September 7, 2022
Technology consultants who sought evidence that Donald Trump’s 2020 defeat was fraudulent made multiple visits to a county elections office in rural Georgia in the weeks after an alleged post-election breach of voting equipment there that is the subject of a criminal investigation, reports The Washington Post.
Surveillance video reviewed by The Washington Post shows that the consultants, Doug Logan and Jeffrey Lenberg, made two visits in January 2021 to the elections office in Coffee County, about 200 miles south of Atlanta. Lenberg made an additional five visits on his own. The two men are under investigation for separate alleged breaches of voting machines in Michigan.
The footage also shows that, earlier in January, Cathy Latham, a teacher and then-chairwoman of the county Republican Party, greeted a group of outside data forensics experts when they arrived at the elections office shortly before noon on the day of the alleged breach.
Latham has said in sworn testimony that she taught a full day of school that day and visited the elections office briefly after classes ended. She was one of 16 Republicans who signed certificates declaring Trump the rightful winner of the 2020 election as part of the “fake elector” scheme now under investigation by federal and state prosecutors.
The new video adds to the picture of the alleged breach in Coffee County on January 7, 2021—and reveals for the first time the later visits by Logan and Lenberg. It also provides further indications of links between various efforts to overturn the election, including what once appeared to be disparate attempts to access and copy election system data in the wake of Trump’s loss.
Experts have expressed concern that such efforts could expose details of voting systems’ hardware and software that are intended to be tightly controlled—potentially aiding hackers who might seek to alter the results of a future election.
Data copied from elections systems in other states have been published online. Georgia state officials and voting-machine makers have downplayed the risk, pointing to safeguards that they say protect the systems from tampering.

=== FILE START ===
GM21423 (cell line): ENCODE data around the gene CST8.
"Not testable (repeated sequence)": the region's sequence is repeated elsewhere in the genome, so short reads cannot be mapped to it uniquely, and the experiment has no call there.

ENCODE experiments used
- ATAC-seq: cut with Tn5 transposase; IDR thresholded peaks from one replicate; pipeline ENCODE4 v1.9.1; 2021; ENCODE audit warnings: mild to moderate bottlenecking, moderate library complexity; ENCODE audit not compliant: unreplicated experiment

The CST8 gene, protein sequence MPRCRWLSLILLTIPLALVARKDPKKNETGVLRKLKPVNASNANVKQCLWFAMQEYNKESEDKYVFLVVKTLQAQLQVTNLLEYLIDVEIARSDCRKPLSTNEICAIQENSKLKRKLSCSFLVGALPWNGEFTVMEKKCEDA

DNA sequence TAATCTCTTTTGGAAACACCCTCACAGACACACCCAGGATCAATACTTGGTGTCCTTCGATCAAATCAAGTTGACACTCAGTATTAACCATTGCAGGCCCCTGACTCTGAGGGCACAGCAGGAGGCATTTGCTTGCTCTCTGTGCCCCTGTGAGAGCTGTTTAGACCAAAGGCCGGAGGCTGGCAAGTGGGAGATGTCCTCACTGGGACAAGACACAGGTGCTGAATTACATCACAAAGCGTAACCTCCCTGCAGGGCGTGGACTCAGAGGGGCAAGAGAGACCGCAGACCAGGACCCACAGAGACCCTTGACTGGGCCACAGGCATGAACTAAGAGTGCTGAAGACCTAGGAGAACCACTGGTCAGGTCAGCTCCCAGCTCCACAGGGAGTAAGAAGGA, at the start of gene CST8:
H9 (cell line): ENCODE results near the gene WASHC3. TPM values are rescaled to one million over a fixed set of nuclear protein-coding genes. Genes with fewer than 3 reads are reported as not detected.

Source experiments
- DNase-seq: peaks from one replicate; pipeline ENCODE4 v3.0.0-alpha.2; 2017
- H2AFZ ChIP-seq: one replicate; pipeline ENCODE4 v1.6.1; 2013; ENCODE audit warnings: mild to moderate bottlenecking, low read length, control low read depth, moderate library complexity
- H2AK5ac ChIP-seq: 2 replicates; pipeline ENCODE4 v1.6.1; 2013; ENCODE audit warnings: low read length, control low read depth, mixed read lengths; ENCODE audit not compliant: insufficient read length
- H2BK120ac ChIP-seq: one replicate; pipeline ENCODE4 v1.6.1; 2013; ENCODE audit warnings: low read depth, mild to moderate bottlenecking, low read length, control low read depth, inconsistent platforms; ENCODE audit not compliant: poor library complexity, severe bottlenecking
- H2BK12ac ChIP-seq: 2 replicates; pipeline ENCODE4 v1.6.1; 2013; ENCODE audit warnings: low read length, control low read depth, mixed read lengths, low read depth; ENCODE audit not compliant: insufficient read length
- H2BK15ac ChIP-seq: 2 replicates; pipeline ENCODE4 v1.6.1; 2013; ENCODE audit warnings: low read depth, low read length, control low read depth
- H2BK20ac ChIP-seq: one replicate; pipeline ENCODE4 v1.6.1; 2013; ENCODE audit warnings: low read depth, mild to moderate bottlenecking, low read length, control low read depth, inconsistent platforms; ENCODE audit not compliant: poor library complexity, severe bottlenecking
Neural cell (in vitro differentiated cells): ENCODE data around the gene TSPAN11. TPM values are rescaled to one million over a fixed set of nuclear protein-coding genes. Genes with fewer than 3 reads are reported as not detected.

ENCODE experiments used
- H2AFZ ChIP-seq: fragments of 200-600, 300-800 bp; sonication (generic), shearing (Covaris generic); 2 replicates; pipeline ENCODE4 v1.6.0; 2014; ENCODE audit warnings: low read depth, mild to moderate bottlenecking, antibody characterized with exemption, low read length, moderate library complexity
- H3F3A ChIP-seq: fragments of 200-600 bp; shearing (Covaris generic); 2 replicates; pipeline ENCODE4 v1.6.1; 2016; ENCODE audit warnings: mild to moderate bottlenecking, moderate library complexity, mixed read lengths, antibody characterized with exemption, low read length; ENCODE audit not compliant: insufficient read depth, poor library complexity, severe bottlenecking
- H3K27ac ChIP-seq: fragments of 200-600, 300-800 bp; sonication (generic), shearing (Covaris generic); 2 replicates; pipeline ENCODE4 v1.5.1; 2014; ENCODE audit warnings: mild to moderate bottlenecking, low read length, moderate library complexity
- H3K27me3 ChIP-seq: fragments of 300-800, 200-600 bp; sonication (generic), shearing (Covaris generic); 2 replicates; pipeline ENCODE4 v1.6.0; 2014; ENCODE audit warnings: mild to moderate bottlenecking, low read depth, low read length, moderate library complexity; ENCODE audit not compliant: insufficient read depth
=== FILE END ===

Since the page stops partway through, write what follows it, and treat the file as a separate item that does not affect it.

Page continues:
The Post reported last month that a data forensics firm hired by the pro-Trump lawyer Sidney Powell copied software and data from the Dominion Voting Systems machines used by Coffee County. The Georgia Bureau of Investigation has said it is investigating the matter.
Details of the Coffee County incident have come to light, largely because of a flurry of subpoenas and depositions by plaintiffs in a long-running federal lawsuit against Georgia authorities over the security of the state’s elections. Emails and other records they obtained from the data forensics firm, Atlanta-based SullivanStrickler, showed that the Coffee episode was part of a coordinated multistate effort to access voting equipment in a hunt for evidence that the election was rigged.
The plaintiffs, including several Georgia voters and the nonprofit Coalition for Good Governance, obtained the new surveillance video in response to a subpoena to county authorities and provided it to the Post.
The security footage shows only the exterior of the office’s entrance area, and it is not clear what the consultants Logan and Lenberg did inside.
The new surveillance footage shows three SullivanStrickler employees arriving at the Coffee elections office at 11:42 a.m. on January 7. Latham had arrived five minutes earlier, the footage shows. She greeted the SullivanStrickler team and led them inside. Shortly before 1 p.m., a fourth employee from the firm arrived.
In her deposition last month, taken by plaintiffs in the long-running civil case, Latham said she recalled having gone to the Coffee County elections office for “just a few minutes” that day—arriving sometime after 3:48 p.m. when she received a text from Misty Hampton, then the county elections supervisor, that said: “Going great so far.”
Asked during the deposition whether it would have been possible for her to go to the election office during work hours, Latham answered: “I mean, I taught a full schedule, I didn’t have a planning period, so I can’t remember.”
Records filed in the civil case last week also show that an attorney for SullivanStrickler described Latham as the “primary point of contact in coordinating and facilitating” the firm’s work in Coffee County.
The footage shows Latham entering the building before noon, then leaving at 1:26 p.m. She returned several minutes after Hampton’s 3:48 p.m. text and then finally departed after 6 p.m., it shows. The building has a side door that is not shown in the footage.